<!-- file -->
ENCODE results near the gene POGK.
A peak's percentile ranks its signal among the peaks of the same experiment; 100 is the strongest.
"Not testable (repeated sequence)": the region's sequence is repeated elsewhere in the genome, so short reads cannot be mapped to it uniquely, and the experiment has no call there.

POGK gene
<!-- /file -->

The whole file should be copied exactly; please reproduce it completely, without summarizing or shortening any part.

ENCODE results near the gene POGK.
A peak's percentile ranks its signal among the peaks of the same experiment; 100 is the strongest.
"Not testable (repeated sequence)": the region's sequence is repeated elsewhere in the genome, so short reads cannot be mapped to it uniquely, and the experiment has no call there.

POGK gene